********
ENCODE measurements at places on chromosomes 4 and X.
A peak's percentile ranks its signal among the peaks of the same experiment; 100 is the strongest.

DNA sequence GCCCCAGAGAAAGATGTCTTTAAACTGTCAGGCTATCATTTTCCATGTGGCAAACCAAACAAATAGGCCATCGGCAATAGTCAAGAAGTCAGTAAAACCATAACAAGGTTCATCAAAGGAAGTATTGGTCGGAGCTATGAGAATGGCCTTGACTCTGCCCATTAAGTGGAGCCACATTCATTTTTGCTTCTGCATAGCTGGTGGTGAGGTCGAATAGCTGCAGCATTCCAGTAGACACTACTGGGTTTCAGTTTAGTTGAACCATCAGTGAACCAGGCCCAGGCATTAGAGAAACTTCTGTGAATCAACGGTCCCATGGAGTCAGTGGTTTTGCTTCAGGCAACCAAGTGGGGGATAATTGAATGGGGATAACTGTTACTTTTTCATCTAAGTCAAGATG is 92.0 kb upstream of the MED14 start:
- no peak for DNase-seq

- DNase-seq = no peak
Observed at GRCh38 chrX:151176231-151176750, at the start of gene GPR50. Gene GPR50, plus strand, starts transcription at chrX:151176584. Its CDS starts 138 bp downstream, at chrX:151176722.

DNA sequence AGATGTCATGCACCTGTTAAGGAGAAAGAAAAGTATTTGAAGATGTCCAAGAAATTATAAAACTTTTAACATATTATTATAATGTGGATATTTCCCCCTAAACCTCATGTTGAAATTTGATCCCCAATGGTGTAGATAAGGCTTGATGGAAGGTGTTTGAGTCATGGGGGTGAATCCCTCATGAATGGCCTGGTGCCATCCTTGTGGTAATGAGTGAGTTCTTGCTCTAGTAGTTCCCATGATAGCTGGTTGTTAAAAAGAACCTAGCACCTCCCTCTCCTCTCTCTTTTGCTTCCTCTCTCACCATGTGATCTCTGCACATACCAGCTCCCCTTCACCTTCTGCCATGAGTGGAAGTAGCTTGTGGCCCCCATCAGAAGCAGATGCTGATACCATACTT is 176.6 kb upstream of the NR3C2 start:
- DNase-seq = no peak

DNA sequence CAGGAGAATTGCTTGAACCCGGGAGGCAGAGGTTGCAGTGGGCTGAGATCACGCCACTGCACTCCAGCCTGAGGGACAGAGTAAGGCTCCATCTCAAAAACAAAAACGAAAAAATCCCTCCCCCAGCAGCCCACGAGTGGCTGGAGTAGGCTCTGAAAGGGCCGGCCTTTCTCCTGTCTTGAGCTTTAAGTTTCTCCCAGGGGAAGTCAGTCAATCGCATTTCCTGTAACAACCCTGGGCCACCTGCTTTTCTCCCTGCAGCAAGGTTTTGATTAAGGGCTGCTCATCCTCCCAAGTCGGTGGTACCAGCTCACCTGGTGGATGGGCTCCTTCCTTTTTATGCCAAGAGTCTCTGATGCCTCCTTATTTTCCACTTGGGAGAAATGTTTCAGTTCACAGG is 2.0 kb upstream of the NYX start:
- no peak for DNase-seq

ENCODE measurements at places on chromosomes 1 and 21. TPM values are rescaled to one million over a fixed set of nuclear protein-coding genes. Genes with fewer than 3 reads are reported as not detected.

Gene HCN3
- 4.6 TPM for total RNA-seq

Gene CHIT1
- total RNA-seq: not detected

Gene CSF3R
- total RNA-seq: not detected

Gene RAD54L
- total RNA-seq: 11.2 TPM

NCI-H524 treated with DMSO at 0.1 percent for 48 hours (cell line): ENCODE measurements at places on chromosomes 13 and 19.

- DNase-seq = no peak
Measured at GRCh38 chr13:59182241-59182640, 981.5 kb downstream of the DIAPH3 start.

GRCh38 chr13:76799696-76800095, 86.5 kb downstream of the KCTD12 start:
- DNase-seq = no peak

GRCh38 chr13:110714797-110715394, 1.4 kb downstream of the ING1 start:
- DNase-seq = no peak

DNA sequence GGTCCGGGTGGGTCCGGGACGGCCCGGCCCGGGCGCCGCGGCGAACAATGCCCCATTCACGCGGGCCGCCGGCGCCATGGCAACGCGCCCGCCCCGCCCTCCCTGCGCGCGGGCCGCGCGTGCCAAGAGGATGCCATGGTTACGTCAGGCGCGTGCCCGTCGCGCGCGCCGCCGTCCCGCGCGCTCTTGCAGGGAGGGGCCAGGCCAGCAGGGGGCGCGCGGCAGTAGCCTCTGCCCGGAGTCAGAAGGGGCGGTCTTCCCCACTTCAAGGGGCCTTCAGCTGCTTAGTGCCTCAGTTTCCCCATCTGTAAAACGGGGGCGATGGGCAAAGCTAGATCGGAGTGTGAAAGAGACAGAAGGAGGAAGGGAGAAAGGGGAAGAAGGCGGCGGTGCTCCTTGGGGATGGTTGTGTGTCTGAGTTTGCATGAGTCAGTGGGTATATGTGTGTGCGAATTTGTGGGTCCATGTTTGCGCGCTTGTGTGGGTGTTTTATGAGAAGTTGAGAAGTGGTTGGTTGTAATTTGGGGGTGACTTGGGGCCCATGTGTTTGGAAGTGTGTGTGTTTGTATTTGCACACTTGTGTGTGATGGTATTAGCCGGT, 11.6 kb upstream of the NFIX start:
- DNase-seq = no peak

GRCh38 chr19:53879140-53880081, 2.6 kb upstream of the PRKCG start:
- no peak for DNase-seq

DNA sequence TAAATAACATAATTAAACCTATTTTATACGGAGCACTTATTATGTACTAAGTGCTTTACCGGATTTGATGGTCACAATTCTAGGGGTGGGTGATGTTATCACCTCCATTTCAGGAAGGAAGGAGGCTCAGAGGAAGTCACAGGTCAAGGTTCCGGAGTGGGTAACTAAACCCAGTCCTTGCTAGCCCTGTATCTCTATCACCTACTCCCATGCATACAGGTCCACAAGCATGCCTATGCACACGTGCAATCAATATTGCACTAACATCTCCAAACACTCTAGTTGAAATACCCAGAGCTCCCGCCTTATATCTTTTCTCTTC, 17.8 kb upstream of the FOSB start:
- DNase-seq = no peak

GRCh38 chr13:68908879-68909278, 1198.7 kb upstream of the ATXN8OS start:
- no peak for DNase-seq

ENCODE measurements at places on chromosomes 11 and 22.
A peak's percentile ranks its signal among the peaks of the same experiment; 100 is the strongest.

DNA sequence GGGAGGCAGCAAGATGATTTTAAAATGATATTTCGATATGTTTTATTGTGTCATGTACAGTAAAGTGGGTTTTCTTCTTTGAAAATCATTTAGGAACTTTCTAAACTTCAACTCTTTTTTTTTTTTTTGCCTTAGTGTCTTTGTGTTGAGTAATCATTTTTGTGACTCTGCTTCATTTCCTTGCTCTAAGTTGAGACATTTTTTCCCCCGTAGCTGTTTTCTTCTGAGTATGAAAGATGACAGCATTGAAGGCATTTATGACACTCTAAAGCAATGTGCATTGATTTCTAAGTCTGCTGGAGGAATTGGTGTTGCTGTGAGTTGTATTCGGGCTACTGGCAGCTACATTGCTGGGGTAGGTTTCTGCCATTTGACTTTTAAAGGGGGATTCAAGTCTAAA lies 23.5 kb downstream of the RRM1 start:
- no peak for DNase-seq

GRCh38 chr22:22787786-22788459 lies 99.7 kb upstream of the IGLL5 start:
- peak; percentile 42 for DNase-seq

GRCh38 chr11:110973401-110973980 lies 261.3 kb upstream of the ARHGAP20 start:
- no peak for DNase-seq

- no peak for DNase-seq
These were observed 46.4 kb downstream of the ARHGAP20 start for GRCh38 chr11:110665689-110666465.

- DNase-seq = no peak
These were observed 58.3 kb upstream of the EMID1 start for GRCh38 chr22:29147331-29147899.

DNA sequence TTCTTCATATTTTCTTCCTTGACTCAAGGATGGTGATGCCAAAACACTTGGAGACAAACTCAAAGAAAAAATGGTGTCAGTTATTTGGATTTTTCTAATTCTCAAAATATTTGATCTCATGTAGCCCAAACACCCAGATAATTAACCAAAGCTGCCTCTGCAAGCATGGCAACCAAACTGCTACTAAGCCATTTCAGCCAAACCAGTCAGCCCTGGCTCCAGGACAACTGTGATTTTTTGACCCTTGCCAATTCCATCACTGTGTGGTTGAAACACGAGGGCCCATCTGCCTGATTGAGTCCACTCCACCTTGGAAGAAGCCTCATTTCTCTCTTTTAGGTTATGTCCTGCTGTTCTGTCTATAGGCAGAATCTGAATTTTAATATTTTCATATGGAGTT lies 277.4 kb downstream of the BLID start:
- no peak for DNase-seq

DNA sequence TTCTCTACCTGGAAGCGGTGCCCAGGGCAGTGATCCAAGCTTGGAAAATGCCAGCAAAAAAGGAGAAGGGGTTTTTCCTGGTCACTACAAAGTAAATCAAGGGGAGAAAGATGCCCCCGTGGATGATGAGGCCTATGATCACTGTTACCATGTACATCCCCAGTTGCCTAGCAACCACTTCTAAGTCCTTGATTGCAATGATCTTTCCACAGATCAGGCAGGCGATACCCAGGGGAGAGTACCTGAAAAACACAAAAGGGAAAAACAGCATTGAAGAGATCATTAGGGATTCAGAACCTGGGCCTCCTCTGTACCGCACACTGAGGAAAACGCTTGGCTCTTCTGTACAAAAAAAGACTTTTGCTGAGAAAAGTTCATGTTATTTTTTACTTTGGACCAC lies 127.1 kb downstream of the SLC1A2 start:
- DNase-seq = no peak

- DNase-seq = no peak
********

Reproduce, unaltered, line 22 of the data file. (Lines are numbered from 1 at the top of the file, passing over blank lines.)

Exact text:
Measured at GRCh38 chr13:59182241-59182640, 981.5 kb downstream of the DIAPH3 start.